Msia maintain a power reserve of 45% for peak period. Even cold climate countries resrve only 10% for winter heating. What is this, bolehland is preparing for nuclear winter or what.

Fair art

The pahang dam hydro project to me is acceptable due to the Environmental Impact Assessment that has been layed out recently. The orang asli settlement will be relocated and proper facilities and living conditions will be improved significantly throughout the entire construction. I might not be an expert in this matter of hydro power, but reading the EIA report + the alternative energies options its definitely cleaner than coal, and the natural resources are being used to generate electricity for the people of pahang. The other thing is, we see that there’s definitely solar potential in m’sia, but of course,… Read more »

orang api


although we are all against corruption, nepotism, cronyism and all corrupt behavior, development plan is done by very objective and professional personnel and procedures.

solar, while it is an abundant source.. the cost is just not competitive.. it can only provide maximum power for 4-5 hours a day. while i do agree on the more RD being done on solar, especially locally. However, there is a physical/property limitation on solar panels. I do not foresee solar being “base load” 24hrs available supply in the near future…


These are the Last Days of Raksasa Rule when the greedy warlords who desperately cling to power & privilege will find themselves facing the unbridled wrath of the billions they have parasited upon for countless generations. So blinded are they by their own hype they simply cannot see the metaphorical guillotine that awaits them just a few years down the line…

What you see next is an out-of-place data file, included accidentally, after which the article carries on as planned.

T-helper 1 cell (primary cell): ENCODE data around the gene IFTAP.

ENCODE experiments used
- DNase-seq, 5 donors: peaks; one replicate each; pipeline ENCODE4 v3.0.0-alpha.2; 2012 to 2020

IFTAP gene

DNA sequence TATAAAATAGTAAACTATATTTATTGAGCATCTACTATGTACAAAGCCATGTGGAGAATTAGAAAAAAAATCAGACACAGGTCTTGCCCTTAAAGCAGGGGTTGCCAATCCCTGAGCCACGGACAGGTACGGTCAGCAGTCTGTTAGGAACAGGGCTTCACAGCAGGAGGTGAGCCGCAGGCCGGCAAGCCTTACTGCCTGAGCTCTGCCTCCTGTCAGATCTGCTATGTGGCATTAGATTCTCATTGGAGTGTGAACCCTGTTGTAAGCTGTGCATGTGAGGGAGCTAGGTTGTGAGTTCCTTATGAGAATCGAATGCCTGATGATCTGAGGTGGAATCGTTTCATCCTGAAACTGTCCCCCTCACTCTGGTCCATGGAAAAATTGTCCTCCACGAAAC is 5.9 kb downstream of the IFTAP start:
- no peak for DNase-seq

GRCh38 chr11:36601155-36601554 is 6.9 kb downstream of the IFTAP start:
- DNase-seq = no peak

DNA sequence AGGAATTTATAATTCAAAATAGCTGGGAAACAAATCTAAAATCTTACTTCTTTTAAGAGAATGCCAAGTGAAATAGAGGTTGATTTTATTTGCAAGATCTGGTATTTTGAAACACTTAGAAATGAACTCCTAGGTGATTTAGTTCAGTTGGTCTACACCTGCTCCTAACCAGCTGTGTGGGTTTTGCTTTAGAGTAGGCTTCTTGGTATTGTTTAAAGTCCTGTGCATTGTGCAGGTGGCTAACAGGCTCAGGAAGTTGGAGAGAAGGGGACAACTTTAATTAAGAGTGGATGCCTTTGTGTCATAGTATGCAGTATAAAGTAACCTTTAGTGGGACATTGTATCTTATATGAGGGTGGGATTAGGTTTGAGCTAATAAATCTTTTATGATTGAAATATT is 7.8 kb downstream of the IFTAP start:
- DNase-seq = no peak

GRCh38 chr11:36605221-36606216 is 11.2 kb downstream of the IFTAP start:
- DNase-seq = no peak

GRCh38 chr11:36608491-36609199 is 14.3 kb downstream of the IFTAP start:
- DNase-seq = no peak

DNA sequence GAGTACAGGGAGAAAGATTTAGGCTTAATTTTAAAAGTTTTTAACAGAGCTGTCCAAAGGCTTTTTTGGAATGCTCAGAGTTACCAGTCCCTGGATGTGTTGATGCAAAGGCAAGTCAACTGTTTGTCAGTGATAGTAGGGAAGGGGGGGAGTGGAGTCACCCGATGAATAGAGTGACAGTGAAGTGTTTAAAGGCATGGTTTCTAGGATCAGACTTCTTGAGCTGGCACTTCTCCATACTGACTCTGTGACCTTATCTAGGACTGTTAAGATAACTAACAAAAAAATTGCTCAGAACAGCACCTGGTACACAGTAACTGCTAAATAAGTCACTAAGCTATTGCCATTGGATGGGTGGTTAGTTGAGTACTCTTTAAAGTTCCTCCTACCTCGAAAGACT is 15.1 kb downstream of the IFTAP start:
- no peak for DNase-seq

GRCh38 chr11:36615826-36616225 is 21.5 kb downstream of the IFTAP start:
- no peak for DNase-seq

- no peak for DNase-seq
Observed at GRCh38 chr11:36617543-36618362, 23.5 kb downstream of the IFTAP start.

I was at Kuching for abt 2 weeks and had a chance to visit the rural area. Theres 12 more dams are coming up. I documented the Bengoh Dam project and its impact. I really can’t describe the damage, environment, displacement of people, and the list goes on. On the hindsight, the Sarawak government is not bad at all, they are building a huge resort on top of the hills…. 🙁 I’m sad, really sad for this country and it’s people.


I agree.. the solar is the way to go.

and am really doubtful about the acceptance claim of the orang asli folks….

Phua Kai Lit

Dear Anil and other Progressive Friends

Sorry to go off-topic.

Take a look at this article by David Moberg on the current
crisis of “free market fundamentalism” and neoliberal

telur dua

A classic example of digging more holes to cover existing holes. … Who is going to buy all that electricity?

Malaysia must be such a blessed country where there is non-stop supply of money.

Francis Khaw

Hey!!! The whole idea of building the dams, undersea cables, etc…with the EIA, generating more electricity…is all bulls…!!!

The whole idea is to generate more $$$$ to the cronies(?)